Kealing Middle School’s Neighborhood Stories Project

This week, we’d like to share a food story from the neighborhood. In 2014, Kealing Middle School students embarked on a Neighborhood Stories Project (NSP) to get to know long-time residents in the Kealing area. The project started because of the Kealing school garden and its wide-reaching impact on uniting the school community. Nine Francois, the NSP Coordinator at Kealing Middle School, shares more about the project and its impact. Be sure to follow the link below to read a student’s interview with an East Austin resident, Ms. Betty Washington.

In 2012, parents, students, and neighborhood volunteers transformed a barren stretch of earth on the west side of the Kealing Middle School campus into what is now the Kealing Gardens. Today, it includes 11 beds, an outdoor classroom, a perma-culture garden, a garden shed with water collection system, up-cycled garden art, and a community gathering area of benches surrounded by fruit trees.

A year after its creation and under the guidance of science teacher Lucinda Pogue, the Gardens became the center point of the newly adopted Eco-Rise Science curriculum at Kealing.

The idea behind the creation of the Kealing Gardens was to connect multiple groups of KMS students through the commonality of food – its production, consumption, and the culture/history that supports it – and to provide opportunities for team-building among the student body as well as between the school and the community. To this end, various spin-off projects were spawned from the gardens, several of which have taken on their own momentum.

One of these spin-offs is the Neighborhood Stories Project (NSP). NSP pairs KMS students from Kristen Scott’s year book class with local residents and business owners to produce a series of profiles of the people who live and work in the Kealing area. Armed with theme-specific questions, recording devices and cameras, the students spend an afternoon honing their journalistic skills while conducting these real-life interviews to learn what they can about the community adjacent to their school. Students are escorted to these off-campus interviews by volunteer photographers who help students execute environmental portraits to accompany the stories.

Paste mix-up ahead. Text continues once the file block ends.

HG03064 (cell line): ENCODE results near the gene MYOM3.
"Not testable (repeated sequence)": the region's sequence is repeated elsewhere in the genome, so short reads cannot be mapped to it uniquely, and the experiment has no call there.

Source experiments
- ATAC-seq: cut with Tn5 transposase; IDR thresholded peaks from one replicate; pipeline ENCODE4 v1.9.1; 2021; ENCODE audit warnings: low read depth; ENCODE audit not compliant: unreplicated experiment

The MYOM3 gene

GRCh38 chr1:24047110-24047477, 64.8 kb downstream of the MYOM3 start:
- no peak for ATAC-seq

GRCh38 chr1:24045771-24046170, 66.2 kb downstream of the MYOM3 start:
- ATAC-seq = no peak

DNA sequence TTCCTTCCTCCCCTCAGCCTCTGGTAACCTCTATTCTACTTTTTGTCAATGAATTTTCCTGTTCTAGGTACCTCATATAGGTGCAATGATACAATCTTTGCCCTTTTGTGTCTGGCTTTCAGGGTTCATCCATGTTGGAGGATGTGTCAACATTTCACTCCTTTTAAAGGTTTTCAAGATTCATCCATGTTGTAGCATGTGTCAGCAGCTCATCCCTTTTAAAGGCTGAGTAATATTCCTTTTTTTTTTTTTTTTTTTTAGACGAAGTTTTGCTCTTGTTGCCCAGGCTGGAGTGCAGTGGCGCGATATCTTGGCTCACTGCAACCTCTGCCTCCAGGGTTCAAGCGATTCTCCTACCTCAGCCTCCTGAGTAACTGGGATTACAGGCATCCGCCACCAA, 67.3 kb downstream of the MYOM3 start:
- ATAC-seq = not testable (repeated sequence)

As one of the accompanying volunteers for the past several years, I can attest to the goose-bumpy connections that are made during these encounters. Old and young, black and white, fast and slow, brown and black – whatever the differences between interviewee and interviewers, they melt away as these kids listen to and learn from the stories offered by their hosts. In many instances, both students and interviewee end the session with heartfelt hugs and an expressed appreciation for having had the opportunity to get to know the other. On the walks back to campus, KMS students frequently say they’ve never met anyone like the person they just interviewed which invariably leads to a conversation about the richness of the varied cultures of East Austin.

Each year, the Neighborhood Stories Project focuses on a specific theme. In 2014, the students interviewed longtime residents about the types of food they ate and what the food culture looked like when they were kids. In 2015, the questions revolved around the many changes that are currently taking place in east Austin.

When finished, these interviews and accompanying photographs are transformed into informative, award-winning profiles that are proudly displayed at the annual Kealing Gardens Spring Harvest Picnic. Subsequently, they are collected by the Austin History Center where they are archived for public access. A future exhibition of these profiles is currently in the works.

Nine Francois

NSP Coordinator